A bad weather policy is a great idea, so everyone knows what to do in bad weather. If there is no policy, the employer needs to clarify how they will deal with non-attendance because of bad weather, and apply that to everyone fairly. Employers should also remember that in the majority of cases, employees cannot be forced to take a day of holiday if they find themselves snowed in. According to government guidelines for travel disruption and work, employers must be able to give sufficient notice before asking staff to take holiday days, and in many instances they are not permitted to dictate when individuals take holiday.
Employers need to take into account availability of public transport or otherwise to get to work. Any time taken to avoid attending work in bad weather can be made up another time or taken as holiday, and in some circumstances as unpaid leave. Handling bad weather and travel disruption can offer an opportunity for employers to lift both morale and productivity, so being open to opportunities such as flexible working and working at home can provide a boost to employee relations.
With just five months to go before the General Data Protection Regulation comes into force, we outline what your business need to do
1. Data audit
Businesses should prepare to conduct a data audit to identify areas where action is needed to ensure compliance with the General Data Protection Regulation (GDPR). Employers need to understand what staff data is held within the organisation: where that data comes from, where and how it is stored, what happens to it while it is within the organisation and when and how it is deleted.
2. Reviewing data policies
The company’s data policy may need reviewing. The updated data protection policy should set out clearly:
• what personal data is and why data protection is important;
• information about the employer’s collection and use of their personal data: on what basis and why this is processed;
• what the data rights of employees are and how the employer will ensure these are upheld;
• how data breaches are dealt with; and
• the consequences, for the business and individual, of non-compliance.
The written policy should also set out when and how specific categories of personal data are deleted. It should include the new ‘right to be forgotten’, requiring employers to delete personal data where the data is no longer necessary for the purpose in relation to which it was collected, consent has been withdrawn or if the data was processed in breach of the GDPR.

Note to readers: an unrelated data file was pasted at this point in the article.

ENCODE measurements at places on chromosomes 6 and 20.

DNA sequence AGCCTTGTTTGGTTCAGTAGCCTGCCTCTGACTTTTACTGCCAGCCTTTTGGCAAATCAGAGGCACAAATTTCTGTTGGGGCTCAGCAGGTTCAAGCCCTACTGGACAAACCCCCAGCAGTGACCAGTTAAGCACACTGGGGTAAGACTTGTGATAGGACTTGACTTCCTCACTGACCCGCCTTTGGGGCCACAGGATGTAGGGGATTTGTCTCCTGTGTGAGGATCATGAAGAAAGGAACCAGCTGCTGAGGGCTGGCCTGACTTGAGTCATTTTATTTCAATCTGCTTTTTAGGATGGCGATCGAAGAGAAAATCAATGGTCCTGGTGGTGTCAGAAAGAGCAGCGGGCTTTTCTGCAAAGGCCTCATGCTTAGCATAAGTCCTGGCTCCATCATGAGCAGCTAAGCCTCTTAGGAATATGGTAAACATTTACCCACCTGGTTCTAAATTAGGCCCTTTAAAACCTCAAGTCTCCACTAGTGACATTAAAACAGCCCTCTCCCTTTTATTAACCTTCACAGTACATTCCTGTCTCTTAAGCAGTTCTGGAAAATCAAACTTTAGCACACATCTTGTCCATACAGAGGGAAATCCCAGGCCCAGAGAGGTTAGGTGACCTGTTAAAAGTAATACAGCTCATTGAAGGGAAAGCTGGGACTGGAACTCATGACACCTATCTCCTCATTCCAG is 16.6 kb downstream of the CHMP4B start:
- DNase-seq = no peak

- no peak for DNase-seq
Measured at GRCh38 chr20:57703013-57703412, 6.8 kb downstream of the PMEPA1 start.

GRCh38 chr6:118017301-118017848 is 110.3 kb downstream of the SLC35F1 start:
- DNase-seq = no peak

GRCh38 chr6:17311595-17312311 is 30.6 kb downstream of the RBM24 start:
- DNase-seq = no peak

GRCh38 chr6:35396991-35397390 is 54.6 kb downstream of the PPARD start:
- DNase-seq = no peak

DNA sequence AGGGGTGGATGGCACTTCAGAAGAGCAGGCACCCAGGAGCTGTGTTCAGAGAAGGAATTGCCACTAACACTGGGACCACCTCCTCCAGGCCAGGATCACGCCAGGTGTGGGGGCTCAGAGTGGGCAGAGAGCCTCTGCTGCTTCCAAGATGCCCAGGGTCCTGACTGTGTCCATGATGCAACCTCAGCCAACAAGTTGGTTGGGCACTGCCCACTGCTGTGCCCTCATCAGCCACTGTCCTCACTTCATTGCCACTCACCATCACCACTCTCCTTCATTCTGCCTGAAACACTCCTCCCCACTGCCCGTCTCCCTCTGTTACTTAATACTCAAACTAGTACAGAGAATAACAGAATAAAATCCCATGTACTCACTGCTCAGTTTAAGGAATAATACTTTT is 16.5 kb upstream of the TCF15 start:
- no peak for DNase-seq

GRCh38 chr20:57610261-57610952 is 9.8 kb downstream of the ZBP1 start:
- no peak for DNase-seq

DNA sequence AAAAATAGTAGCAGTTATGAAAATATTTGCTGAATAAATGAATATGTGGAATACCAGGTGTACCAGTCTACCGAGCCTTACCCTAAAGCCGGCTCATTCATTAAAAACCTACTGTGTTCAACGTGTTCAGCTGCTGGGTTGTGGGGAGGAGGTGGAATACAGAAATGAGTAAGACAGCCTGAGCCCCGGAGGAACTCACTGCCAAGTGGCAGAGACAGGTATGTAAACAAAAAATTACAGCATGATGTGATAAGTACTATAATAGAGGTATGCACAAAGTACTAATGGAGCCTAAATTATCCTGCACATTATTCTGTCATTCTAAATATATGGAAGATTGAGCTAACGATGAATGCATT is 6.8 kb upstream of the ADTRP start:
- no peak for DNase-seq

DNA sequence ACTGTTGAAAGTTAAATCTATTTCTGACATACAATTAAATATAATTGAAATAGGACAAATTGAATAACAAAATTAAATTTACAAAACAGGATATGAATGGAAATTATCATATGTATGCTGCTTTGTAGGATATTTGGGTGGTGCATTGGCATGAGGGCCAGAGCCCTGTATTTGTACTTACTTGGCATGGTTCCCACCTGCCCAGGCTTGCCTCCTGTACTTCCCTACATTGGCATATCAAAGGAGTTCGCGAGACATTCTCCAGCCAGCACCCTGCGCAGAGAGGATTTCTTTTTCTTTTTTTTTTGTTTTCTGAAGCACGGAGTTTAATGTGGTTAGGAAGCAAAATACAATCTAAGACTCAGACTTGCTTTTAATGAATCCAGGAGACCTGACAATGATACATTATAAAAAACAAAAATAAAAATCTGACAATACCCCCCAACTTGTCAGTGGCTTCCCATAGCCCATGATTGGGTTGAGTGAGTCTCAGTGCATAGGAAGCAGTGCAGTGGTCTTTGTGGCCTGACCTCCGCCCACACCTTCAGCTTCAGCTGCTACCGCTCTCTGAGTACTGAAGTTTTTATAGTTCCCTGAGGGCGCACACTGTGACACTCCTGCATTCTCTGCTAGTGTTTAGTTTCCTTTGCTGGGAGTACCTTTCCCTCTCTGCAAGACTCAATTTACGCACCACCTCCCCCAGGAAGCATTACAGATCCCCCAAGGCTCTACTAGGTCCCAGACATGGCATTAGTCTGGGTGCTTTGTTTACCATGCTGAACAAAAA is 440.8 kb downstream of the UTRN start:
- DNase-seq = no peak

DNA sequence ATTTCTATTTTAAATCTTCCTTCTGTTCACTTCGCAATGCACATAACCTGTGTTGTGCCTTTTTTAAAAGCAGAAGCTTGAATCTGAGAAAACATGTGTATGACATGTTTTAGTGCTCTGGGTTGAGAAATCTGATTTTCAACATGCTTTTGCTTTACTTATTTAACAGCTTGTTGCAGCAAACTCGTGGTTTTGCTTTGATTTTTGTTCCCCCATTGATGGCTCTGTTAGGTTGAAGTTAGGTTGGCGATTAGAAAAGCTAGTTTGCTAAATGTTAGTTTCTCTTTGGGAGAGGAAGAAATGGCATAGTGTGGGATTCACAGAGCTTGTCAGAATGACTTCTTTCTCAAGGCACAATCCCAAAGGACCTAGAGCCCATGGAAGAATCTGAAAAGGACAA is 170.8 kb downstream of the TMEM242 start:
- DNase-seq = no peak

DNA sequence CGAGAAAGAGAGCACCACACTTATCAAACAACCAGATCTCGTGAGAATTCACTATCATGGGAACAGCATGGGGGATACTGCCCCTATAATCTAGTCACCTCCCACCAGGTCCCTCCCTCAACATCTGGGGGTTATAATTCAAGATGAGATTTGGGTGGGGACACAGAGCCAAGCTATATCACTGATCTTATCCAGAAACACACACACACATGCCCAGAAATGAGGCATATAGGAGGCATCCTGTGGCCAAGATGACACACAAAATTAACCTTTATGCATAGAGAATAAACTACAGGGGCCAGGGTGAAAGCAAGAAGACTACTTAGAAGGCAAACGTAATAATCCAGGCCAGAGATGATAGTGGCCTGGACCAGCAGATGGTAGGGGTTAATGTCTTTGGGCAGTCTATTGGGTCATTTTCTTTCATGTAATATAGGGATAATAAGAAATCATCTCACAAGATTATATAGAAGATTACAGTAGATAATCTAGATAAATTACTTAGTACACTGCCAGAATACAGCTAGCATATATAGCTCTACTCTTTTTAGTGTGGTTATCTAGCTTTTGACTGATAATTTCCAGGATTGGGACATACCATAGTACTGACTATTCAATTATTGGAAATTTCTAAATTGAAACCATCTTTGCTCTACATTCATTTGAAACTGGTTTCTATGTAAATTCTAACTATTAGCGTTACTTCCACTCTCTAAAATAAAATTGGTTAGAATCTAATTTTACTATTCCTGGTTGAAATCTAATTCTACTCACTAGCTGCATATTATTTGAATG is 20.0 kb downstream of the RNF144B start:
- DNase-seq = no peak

3. Data breach
The GDPR will introduce a duty on all organisations to report any data breach within 72 hours, unless it is unlikely to result in a risk to the rights and freedoms of the individual affected. If the breach is high risk, the individual may also need to be notified.
Businesses should therefore have an internal reporting procedure in place, which should include:
• guidance on what constitutes a data breach;
• decision-making protocols about whether notifications are necessary, who will be responsible for such notifications and timescales; and
• recording systems for all breaches, including those where there was no obligation to notify the ICO.
4. Staff training
Properly trained staff can make all the difference, not only in demonstrating a business’s commitment to upholding the principles of data protection within the GDPR, but also in ensuring that employee data is properly and lawfully obtained, stored, processed and deleted, and in helping to prevent any data breaches. All staff should be trained in handling data and the training must be evidenced and monitored.
Consider “motherhood” prospects in recruitment and promotion decisions? A quarter of business owners say they do!
Almost one in seven employers say they would be reluctant to recruit a woman they thought might later have children, according to research, that shows an alarming level of everyday maternity discrimination in the labour market.
The survey heard that of 800 professionals with power over HR decision-making, a significant number would think twice about hiring women in their 20s and 30s who might have children in the future – even though it is illegal to make recruitment decisions on these grounds.